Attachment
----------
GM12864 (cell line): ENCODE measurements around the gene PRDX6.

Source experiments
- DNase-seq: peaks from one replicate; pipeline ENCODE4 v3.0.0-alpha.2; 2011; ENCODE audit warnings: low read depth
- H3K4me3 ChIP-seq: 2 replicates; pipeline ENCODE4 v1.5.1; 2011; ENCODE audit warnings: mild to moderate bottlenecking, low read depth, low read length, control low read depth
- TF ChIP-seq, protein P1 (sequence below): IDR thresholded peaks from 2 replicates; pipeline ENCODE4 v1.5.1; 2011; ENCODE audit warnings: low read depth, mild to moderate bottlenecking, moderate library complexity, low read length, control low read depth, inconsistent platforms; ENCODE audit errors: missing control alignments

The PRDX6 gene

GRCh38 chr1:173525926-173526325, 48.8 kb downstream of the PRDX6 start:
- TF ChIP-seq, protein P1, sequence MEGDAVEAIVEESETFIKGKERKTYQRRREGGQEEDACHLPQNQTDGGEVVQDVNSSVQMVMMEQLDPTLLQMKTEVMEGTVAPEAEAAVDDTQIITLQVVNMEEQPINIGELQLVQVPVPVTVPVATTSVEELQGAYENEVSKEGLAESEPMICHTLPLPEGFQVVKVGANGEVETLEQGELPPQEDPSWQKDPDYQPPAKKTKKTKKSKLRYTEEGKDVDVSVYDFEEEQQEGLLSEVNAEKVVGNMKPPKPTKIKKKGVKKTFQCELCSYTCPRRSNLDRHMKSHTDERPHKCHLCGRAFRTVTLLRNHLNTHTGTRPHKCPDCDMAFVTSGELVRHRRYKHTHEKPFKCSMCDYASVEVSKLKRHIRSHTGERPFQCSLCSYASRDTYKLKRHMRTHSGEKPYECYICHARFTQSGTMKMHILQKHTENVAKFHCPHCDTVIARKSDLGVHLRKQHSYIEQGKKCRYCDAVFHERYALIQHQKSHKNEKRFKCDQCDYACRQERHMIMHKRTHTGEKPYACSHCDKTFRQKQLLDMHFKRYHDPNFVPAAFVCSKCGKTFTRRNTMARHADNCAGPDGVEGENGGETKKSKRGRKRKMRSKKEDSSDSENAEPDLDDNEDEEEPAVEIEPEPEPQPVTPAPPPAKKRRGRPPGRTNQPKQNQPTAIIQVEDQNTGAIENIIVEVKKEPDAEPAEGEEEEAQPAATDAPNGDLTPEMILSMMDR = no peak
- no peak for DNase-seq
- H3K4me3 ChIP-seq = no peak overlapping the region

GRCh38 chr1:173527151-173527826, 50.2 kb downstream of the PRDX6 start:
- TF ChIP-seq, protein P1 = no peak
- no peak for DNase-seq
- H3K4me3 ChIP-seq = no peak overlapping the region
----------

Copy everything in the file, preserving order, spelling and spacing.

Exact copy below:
GM12864 (cell line): ENCODE measurements around the gene PRDX6.

Source experiments
- DNase-seq: peaks from one replicate; pipeline ENCODE4 v3.0.0-alpha.2; 2011; ENCODE audit warnings: low read depth
- H3K4me3 ChIP-seq: 2 replicates; pipeline ENCODE4 v1.5.1; 2011; ENCODE audit warnings: mild to moderate bottlenecking, low read depth, low read length, control low read depth
- TF ChIP-seq, protein P1 (sequence below): IDR thresholded peaks from 2 replicates; pipeline ENCODE4 v1.5.1; 2011; ENCODE audit warnings: low read depth, mild to moderate bottlenecking, moderate library complexity, low read length, control low read depth, inconsistent platforms; ENCODE audit errors: missing control alignments

The PRDX6 gene

GRCh38 chr1:173525926-173526325, 48.8 kb downstream of the PRDX6 start:
- TF ChIP-seq, protein P1, sequence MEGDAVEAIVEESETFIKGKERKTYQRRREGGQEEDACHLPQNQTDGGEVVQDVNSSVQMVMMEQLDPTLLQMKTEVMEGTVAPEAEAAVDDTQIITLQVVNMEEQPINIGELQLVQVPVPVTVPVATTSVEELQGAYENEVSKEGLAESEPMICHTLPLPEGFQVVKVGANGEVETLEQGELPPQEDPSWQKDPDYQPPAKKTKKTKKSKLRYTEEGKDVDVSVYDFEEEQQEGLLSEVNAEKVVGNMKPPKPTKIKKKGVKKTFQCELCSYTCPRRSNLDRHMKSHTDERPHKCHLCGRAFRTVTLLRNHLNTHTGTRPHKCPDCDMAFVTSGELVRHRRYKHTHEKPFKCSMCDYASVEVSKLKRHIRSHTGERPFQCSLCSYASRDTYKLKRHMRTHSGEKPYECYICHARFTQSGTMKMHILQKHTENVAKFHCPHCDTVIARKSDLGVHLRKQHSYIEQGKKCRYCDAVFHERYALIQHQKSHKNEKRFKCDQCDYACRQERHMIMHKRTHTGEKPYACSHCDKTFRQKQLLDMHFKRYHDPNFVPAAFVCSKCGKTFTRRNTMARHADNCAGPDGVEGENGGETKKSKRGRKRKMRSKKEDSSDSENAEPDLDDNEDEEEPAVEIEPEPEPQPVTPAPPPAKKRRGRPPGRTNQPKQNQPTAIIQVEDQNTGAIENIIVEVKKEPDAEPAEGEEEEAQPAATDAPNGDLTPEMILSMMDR = no peak
- no peak for DNase-seq
- H3K4me3 ChIP-seq = no peak overlapping the region

GRCh38 chr1:173527151-173527826, 50.2 kb downstream of the PRDX6 start:
- TF ChIP-seq, protein P1 = no peak
- no peak for DNase-seq
- H3K4me3 ChIP-seq = no peak overlapping the region